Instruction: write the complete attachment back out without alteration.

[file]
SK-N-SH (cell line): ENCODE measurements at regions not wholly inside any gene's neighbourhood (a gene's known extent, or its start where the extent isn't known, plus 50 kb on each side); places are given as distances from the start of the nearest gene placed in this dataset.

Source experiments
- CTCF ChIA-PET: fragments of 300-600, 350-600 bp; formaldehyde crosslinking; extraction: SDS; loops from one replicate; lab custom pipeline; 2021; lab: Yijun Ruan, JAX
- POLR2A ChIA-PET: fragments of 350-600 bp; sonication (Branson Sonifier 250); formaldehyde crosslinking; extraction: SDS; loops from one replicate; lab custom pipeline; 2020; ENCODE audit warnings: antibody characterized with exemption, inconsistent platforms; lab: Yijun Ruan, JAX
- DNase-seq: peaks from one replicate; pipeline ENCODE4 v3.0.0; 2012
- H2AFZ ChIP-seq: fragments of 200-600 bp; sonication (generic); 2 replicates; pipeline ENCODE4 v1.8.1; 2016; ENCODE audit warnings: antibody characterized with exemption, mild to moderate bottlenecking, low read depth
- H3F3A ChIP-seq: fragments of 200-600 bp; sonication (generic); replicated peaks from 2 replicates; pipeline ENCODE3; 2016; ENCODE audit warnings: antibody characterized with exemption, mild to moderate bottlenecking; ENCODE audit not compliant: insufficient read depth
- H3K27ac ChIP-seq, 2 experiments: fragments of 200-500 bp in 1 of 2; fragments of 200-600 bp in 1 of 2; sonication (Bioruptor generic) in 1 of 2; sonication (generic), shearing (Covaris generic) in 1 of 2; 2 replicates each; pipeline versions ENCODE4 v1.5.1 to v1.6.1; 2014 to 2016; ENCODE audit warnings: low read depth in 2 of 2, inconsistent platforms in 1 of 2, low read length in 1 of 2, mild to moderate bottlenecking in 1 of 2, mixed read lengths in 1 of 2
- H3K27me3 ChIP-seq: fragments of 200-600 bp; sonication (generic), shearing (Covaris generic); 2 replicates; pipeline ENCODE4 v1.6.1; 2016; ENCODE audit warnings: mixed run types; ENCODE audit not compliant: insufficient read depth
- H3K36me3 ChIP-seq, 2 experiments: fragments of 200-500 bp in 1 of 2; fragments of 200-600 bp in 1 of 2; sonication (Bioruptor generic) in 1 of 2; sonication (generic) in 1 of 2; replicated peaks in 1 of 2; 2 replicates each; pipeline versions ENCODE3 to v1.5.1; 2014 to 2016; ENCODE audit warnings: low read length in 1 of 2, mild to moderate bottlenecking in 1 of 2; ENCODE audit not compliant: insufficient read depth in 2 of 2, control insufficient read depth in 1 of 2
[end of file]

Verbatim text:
SK-N-SH (cell line): ENCODE measurements at regions not wholly inside any gene's neighbourhood (a gene's known extent, or its start where the extent isn't known, plus 50 kb on each side); places are given as distances from the start of the nearest gene placed in this dataset.

Source experiments
- CTCF ChIA-PET: fragments of 300-600, 350-600 bp; formaldehyde crosslinking; extraction: SDS; loops from one replicate; lab custom pipeline; 2021; lab: Yijun Ruan, JAX
- POLR2A ChIA-PET: fragments of 350-600 bp; sonication (Branson Sonifier 250); formaldehyde crosslinking; extraction: SDS; loops from one replicate; lab custom pipeline; 2020; ENCODE audit warnings: antibody characterized with exemption, inconsistent platforms; lab: Yijun Ruan, JAX
- DNase-seq: peaks from one replicate; pipeline ENCODE4 v3.0.0; 2012
- H2AFZ ChIP-seq: fragments of 200-600 bp; sonication (generic); 2 replicates; pipeline ENCODE4 v1.8.1; 2016; ENCODE audit warnings: antibody characterized with exemption, mild to moderate bottlenecking, low read depth
- H3F3A ChIP-seq: fragments of 200-600 bp; sonication (generic); replicated peaks from 2 replicates; pipeline ENCODE3; 2016; ENCODE audit warnings: antibody characterized with exemption, mild to moderate bottlenecking; ENCODE audit not compliant: insufficient read depth
- H3K27ac ChIP-seq, 2 experiments: fragments of 200-500 bp in 1 of 2; fragments of 200-600 bp in 1 of 2; sonication (Bioruptor generic) in 1 of 2; sonication (generic), shearing (Covaris generic) in 1 of 2; 2 replicates each; pipeline versions ENCODE4 v1.5.1 to v1.6.1; 2014 to 2016; ENCODE audit warnings: low read depth in 2 of 2, inconsistent platforms in 1 of 2, low read length in 1 of 2, mild to moderate bottlenecking in 1 of 2, mixed read lengths in 1 of 2
- H3K27me3 ChIP-seq: fragments of 200-600 bp; sonication (generic), shearing (Covaris generic); 2 replicates; pipeline ENCODE4 v1.6.1; 2016; ENCODE audit warnings: mixed run types; ENCODE audit not compliant: insufficient read depth
- H3K36me3 ChIP-seq, 2 experiments: fragments of 200-500 bp in 1 of 2; fragments of 200-600 bp in 1 of 2; sonication (Bioruptor generic) in 1 of 2; sonication (generic) in 1 of 2; replicated peaks in 1 of 2; 2 replicates each; pipeline versions ENCODE3 to v1.5.1; 2014 to 2016; ENCODE audit warnings: low read length in 1 of 2, mild to moderate bottlenecking in 1 of 2; ENCODE audit not compliant: insufficient read depth in 2 of 2, control insufficient read depth in 1 of 2